Shia are often recognizable by their names, which are often derived from the proper names or titles of saints. In particular, the names Ali, Hussein, and Hasan are disproportionately common among Shias, though they may also be used by Sunnis. Shias who trace their ancestry back to Muhammad through his daughter Fatimah carry the title Sayyid. Umar and Uthman, being the names of caliphs recognized by Sunnis but not Shias, are commonly used as names for Sunnis but are rare for Shias.
Other articles related to "names, name, given names":
... Variable names, function names, and statement labels have the same form, a letter followed by zero to five letters or digits ... Function names end with a period ... All names can be subscripted (the name followed by parentheses, with multiple subscripts separated by commas) ...
... also a "Grain Coast", a "Gold Coast", and a "Slave Coast", and, like those three, the name "Ivory Coast" reflected the major trade that occurred on that particular ... Other names for the coast included the Côte de Dents, literally "Teeth Coast", again reflecting the trade in ivory the Côte de Quaqua, after the people that the Dutch named the Quaqua (alternatively ... One can find the name Cote de(s) Dents regularly used in older works ...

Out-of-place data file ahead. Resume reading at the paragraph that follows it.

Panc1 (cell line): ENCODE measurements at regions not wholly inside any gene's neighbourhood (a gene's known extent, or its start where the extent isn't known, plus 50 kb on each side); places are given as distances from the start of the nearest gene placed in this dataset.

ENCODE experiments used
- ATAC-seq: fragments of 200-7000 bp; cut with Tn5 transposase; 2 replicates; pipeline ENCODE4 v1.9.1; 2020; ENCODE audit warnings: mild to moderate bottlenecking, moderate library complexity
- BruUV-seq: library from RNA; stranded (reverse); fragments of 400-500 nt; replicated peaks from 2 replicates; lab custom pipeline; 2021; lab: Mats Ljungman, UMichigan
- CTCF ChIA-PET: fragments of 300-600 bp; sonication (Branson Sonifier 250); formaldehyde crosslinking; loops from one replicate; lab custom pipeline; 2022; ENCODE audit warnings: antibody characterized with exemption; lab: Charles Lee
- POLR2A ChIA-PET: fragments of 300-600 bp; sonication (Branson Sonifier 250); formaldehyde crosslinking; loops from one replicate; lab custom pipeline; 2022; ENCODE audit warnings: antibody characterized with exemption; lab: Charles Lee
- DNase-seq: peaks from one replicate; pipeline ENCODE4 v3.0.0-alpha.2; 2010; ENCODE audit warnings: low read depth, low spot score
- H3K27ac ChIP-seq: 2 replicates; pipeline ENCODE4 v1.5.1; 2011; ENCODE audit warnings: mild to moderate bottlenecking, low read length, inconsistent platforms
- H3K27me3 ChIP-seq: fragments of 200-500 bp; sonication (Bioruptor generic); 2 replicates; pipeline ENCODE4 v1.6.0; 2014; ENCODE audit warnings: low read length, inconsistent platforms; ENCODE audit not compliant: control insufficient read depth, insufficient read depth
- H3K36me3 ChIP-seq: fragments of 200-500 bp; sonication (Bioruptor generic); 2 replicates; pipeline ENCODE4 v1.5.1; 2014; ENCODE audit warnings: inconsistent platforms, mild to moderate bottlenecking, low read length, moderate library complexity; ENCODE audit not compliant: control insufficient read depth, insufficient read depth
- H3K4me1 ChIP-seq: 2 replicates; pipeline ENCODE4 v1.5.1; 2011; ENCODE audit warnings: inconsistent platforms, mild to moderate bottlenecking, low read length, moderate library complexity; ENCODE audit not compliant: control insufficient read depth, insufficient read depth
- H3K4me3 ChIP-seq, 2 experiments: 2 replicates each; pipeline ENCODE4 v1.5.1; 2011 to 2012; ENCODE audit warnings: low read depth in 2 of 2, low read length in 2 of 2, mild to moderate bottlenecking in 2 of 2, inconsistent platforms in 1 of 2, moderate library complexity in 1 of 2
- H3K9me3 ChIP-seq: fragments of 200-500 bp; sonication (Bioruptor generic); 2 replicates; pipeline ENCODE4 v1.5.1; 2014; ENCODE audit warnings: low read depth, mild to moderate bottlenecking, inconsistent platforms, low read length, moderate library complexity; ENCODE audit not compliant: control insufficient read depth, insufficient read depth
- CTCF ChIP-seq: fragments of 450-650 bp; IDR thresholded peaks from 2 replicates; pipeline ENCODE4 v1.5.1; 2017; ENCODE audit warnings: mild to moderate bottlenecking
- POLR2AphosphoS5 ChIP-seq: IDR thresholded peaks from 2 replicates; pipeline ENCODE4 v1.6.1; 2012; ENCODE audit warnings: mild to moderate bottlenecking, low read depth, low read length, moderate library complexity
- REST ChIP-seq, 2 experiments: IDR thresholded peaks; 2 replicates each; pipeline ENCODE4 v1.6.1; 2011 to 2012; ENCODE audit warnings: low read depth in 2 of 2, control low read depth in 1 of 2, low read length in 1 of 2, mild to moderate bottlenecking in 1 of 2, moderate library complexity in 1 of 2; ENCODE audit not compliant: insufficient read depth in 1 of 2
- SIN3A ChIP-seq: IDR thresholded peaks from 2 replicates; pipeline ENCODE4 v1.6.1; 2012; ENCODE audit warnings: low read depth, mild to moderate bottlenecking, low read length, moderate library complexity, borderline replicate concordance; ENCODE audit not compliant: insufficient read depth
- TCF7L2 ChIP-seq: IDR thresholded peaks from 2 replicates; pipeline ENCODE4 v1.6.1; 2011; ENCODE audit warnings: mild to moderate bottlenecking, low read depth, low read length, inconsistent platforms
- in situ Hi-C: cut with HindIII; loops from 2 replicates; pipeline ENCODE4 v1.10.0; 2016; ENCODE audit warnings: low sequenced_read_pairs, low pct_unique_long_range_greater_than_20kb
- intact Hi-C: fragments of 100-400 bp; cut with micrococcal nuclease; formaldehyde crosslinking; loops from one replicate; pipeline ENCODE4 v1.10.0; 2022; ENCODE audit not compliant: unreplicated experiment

... See also Arabic name Salam (Arabic سلام Salām) Salman (Arabic سلمان Salmān) Selim (Arabic سليم, originally Salīm) Suleiman (Arabic سليمان Sulaymān) ...
Famous quotes containing the word names:
“All nationalisms are at heart deeply concerned with names: with the most immaterial and original human invention. Those who dismiss names as a detail have never been displaced; but the peoples on the peripheries are always being displaced. That is why they insist upon their continuitytheir links with their dead and the unborn.”
—John Berger (b. 1926)
“We rarely quote nowadays to appeal to authority ... though we quote sometimes to display our sapience and erudition. Some authors we quote against. Some we quote not at all, offering them our scrupulous avoidance, and so make them part of our white mythology. Other authors we constantly invoke, chanting their names in cerebral rituals of propitiation or ancestor worship.”
—Ihab Hassan (b. 1925)